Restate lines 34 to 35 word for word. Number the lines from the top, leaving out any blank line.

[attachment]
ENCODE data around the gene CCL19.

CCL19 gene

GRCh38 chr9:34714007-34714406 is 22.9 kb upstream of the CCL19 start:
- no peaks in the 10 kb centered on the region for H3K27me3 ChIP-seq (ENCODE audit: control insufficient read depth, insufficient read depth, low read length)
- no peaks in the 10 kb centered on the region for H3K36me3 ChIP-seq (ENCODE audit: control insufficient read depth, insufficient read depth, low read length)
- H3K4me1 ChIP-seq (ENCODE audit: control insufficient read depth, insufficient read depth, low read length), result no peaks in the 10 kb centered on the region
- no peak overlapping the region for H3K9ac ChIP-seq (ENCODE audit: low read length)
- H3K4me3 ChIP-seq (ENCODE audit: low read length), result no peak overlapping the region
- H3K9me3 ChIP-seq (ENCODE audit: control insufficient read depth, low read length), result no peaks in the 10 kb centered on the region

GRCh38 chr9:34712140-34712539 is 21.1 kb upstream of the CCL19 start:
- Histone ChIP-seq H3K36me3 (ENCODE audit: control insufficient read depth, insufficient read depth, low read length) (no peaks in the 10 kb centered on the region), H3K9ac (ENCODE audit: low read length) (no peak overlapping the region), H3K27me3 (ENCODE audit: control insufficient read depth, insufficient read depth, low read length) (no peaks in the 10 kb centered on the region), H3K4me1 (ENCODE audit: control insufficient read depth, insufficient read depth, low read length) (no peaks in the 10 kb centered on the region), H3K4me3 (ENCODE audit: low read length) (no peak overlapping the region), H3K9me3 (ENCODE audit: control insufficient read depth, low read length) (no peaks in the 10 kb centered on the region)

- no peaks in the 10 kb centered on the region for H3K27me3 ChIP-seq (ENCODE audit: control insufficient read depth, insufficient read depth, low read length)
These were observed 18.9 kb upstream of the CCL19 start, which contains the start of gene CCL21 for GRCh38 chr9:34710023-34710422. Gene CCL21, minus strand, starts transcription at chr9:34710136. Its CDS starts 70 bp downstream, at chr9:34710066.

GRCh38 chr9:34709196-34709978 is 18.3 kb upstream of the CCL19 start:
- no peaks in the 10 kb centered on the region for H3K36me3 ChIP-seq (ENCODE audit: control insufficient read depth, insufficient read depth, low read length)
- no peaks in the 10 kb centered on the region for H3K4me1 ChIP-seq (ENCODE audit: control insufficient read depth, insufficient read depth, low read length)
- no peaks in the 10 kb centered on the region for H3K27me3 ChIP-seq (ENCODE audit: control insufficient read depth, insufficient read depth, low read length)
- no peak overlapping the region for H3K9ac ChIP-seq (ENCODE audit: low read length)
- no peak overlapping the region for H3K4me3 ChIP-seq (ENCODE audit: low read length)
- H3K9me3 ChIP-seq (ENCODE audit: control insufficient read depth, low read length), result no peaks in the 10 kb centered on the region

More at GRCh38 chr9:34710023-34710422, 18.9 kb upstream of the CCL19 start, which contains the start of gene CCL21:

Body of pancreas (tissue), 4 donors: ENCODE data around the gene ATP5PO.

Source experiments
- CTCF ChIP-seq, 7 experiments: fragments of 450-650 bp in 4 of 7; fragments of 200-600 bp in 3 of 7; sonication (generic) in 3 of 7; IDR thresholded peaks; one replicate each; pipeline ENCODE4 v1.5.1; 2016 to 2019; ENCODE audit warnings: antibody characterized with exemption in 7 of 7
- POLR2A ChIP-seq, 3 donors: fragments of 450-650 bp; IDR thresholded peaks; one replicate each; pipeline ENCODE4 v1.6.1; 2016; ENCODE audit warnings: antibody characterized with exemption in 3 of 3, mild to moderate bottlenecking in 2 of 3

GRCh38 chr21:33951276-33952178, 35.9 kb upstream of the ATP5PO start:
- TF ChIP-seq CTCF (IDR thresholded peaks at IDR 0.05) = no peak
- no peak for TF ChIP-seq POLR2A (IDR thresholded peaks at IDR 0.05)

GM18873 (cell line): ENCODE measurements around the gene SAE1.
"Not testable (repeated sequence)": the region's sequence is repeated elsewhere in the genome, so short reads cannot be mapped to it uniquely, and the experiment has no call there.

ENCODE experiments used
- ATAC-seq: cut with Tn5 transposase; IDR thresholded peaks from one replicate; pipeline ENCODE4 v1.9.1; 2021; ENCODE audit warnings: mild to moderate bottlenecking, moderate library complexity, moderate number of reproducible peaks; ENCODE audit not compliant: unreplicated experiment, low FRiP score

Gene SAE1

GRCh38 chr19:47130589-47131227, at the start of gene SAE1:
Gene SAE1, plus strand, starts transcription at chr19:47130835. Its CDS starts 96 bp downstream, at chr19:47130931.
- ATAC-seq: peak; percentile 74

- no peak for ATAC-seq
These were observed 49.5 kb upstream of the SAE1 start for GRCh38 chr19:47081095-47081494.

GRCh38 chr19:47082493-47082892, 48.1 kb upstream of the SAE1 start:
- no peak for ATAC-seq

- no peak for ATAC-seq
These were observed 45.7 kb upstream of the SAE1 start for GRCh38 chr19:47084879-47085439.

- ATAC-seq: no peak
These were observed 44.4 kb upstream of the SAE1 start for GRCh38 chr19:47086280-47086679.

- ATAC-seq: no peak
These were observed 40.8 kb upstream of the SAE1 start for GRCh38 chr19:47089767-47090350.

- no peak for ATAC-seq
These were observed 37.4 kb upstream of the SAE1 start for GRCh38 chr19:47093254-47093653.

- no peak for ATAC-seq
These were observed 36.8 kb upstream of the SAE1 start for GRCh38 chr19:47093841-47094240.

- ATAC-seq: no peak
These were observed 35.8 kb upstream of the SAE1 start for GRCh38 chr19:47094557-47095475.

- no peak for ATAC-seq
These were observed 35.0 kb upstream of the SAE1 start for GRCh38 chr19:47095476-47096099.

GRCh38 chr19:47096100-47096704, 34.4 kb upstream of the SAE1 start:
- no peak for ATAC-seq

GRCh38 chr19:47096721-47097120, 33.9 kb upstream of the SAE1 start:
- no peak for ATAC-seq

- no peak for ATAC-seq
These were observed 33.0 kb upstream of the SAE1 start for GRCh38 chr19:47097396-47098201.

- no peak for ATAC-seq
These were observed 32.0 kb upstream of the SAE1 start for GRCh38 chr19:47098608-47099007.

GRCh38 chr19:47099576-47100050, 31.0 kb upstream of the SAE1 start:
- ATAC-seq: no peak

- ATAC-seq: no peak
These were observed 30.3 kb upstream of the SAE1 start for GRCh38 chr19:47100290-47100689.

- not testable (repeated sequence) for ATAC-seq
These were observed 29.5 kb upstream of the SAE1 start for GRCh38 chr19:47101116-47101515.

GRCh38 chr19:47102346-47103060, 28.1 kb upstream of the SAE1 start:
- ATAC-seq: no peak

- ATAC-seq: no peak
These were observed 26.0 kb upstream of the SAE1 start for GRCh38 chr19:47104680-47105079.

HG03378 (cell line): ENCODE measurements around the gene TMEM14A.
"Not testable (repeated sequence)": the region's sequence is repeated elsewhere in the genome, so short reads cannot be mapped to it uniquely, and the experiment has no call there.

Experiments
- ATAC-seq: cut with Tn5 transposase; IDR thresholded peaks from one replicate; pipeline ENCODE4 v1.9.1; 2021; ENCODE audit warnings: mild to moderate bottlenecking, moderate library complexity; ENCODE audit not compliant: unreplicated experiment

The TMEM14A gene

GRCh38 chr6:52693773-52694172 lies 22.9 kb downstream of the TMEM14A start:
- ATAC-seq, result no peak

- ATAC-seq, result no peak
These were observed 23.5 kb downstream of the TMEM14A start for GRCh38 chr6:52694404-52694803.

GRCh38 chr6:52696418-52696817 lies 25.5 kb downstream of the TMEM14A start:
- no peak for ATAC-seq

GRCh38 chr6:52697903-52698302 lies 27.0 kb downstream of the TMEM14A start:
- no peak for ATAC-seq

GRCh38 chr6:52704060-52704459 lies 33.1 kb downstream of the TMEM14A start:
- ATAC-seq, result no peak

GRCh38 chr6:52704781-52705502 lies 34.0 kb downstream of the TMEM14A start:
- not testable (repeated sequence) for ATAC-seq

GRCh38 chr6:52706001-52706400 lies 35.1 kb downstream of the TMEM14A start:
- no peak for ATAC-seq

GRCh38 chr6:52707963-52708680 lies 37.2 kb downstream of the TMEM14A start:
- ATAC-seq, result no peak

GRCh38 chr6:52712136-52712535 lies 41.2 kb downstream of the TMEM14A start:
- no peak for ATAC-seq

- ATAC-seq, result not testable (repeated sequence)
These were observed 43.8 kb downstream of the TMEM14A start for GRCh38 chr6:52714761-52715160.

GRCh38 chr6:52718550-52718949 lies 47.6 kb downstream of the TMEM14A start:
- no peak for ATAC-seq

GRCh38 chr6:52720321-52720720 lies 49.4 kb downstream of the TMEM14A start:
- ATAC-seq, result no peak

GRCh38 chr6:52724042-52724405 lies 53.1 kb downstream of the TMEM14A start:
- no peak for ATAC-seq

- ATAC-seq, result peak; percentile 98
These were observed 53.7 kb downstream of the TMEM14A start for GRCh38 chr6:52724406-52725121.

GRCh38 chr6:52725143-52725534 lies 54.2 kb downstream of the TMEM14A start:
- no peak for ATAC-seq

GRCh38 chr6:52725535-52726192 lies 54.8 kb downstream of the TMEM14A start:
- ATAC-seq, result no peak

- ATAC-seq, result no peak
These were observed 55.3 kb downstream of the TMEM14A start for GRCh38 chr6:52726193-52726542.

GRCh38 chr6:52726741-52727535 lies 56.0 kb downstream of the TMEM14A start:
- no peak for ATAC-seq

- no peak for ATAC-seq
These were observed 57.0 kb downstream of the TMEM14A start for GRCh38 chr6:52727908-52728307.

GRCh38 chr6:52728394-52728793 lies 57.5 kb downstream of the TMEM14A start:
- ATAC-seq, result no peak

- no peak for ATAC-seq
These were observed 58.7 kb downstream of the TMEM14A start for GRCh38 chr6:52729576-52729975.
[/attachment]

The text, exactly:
GRCh38 chr19:47130589-47131227, at the start of gene SAE1:
Gene SAE1, plus strand, starts transcription at chr19:47130835. Its CDS starts 96 bp downstream, at chr19:47130931.